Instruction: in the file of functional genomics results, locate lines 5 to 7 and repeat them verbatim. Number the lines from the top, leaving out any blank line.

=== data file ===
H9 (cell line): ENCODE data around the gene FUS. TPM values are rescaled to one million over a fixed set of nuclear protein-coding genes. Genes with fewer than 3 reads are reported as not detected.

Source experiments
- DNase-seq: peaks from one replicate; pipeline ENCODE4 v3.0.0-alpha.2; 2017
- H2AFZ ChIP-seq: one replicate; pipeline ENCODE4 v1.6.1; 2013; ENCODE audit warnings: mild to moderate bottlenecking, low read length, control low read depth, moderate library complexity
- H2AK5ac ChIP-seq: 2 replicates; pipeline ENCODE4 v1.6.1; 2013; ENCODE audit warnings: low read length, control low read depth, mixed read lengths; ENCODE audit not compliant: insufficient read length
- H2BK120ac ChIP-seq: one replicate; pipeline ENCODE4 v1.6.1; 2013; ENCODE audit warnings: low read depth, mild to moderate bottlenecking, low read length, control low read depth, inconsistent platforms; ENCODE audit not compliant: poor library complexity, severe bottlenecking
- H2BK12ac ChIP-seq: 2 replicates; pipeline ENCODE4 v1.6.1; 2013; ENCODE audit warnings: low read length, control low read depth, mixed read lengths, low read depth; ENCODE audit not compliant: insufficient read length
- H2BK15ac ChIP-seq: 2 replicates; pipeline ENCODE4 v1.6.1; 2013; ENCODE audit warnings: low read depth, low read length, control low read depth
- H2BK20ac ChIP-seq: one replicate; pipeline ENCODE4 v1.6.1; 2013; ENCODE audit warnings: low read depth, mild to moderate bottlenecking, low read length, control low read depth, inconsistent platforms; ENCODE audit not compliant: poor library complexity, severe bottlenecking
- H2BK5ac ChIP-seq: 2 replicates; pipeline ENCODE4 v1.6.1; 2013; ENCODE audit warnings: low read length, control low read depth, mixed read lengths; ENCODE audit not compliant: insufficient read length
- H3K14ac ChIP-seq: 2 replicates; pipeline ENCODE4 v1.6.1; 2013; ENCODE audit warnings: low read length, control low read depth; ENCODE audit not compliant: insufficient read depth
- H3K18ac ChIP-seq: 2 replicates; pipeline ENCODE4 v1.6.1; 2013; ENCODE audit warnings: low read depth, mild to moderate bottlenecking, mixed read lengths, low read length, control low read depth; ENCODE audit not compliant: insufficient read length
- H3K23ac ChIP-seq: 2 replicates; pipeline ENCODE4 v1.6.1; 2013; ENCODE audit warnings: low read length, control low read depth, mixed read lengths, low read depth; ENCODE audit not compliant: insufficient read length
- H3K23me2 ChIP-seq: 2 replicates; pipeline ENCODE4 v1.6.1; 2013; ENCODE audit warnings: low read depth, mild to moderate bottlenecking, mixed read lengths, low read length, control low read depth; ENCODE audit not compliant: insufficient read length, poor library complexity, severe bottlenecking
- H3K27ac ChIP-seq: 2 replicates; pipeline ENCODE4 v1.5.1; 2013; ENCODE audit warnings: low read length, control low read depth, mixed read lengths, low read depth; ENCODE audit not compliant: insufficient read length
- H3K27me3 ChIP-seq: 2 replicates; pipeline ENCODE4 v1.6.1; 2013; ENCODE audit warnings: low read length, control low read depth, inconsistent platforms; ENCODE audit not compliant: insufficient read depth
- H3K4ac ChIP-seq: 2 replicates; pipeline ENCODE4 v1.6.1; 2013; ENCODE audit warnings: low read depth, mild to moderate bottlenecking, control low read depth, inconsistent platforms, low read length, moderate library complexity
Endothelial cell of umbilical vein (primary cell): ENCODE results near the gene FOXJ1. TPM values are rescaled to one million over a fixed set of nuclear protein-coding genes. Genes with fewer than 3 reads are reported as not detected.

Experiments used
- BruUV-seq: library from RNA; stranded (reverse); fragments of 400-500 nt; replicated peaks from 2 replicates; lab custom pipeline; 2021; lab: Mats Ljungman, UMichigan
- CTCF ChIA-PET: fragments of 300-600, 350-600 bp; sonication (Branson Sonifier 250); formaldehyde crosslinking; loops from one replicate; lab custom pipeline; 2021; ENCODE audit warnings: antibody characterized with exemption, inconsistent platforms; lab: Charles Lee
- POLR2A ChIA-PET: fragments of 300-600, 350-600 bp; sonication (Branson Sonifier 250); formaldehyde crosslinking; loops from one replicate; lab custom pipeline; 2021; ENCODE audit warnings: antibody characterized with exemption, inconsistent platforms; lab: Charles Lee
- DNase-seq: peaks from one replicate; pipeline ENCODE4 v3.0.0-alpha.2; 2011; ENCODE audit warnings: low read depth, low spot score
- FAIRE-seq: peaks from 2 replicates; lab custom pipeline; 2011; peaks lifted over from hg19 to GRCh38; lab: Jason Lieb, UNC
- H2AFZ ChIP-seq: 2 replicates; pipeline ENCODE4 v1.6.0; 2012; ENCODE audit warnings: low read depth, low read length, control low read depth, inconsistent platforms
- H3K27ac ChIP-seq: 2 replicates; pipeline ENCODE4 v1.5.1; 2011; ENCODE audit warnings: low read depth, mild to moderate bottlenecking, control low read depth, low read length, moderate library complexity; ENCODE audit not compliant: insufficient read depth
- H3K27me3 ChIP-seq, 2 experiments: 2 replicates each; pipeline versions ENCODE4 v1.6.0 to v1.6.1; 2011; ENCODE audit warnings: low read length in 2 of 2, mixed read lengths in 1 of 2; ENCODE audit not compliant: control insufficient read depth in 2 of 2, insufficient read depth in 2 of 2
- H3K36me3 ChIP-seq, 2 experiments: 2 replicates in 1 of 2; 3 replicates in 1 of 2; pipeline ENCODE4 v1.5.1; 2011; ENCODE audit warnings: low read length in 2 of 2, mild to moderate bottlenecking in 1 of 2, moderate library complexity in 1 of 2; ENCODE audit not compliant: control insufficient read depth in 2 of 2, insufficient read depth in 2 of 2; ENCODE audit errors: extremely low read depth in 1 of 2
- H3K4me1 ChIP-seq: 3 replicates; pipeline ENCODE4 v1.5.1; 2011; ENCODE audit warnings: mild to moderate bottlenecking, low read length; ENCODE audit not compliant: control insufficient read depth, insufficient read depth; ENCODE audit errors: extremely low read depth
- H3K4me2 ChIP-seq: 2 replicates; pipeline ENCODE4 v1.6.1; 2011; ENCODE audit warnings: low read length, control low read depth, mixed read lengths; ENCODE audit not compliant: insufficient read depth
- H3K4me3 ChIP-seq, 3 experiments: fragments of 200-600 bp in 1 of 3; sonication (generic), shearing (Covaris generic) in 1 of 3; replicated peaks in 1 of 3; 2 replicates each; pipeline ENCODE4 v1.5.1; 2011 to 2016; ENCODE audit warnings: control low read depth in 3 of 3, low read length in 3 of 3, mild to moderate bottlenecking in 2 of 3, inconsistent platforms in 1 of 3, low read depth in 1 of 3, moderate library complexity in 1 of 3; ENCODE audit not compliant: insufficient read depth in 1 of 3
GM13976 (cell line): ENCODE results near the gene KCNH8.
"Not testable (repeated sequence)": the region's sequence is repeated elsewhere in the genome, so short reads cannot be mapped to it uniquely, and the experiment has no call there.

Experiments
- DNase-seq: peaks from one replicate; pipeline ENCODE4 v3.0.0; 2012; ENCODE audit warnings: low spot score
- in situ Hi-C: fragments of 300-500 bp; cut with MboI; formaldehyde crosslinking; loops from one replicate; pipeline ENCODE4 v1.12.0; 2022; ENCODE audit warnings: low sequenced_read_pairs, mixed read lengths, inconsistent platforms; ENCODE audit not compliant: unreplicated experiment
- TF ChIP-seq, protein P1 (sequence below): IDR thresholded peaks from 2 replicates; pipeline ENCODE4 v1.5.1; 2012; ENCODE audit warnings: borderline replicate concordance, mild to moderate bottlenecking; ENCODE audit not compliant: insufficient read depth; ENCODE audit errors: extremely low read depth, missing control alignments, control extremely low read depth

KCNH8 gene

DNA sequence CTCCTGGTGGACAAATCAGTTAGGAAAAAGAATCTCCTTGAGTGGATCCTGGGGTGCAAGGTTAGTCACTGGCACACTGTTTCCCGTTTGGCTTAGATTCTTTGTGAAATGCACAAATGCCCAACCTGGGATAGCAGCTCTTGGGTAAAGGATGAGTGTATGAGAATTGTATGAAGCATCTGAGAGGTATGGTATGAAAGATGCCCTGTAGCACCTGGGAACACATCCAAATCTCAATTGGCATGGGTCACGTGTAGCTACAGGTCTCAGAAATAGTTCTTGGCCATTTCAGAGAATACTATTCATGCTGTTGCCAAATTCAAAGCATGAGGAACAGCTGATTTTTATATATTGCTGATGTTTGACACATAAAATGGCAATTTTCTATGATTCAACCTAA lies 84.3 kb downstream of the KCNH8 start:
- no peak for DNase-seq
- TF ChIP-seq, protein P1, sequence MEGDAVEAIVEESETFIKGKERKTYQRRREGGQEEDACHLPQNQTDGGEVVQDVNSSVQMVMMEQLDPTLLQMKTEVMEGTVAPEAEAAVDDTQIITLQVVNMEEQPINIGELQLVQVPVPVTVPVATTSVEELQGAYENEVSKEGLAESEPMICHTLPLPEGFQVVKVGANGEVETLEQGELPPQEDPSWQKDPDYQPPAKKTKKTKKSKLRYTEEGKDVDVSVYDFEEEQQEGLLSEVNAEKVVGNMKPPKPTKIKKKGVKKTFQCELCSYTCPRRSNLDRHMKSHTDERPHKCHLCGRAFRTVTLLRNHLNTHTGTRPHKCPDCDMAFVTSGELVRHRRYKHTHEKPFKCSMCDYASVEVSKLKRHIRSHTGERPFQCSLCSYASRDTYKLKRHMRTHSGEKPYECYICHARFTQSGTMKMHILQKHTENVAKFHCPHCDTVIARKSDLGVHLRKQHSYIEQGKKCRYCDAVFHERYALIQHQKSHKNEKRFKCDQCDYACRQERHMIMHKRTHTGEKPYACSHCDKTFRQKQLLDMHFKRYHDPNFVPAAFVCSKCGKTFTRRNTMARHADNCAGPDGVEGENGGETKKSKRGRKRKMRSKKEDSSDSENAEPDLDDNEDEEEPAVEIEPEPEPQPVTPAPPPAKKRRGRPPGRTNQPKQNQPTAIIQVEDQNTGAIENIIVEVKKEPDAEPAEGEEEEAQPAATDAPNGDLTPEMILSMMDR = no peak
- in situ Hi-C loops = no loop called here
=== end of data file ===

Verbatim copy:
- H2AK5ac ChIP-seq: 2 replicates; pipeline ENCODE4 v1.6.1; 2013; ENCODE audit warnings: low read length, control low read depth, mixed read lengths; ENCODE audit not compliant: insufficient read length
- H2BK120ac ChIP-seq: one replicate; pipeline ENCODE4 v1.6.1; 2013; ENCODE audit warnings: low read depth, mild to moderate bottlenecking, low read length, control low read depth, inconsistent platforms; ENCODE audit not compliant: poor library complexity, severe bottlenecking
- H2BK12ac ChIP-seq: 2 replicates; pipeline ENCODE4 v1.6.1; 2013; ENCODE audit warnings: low read length, control low read depth, mixed read lengths, low read depth; ENCODE audit not compliant: insufficient read length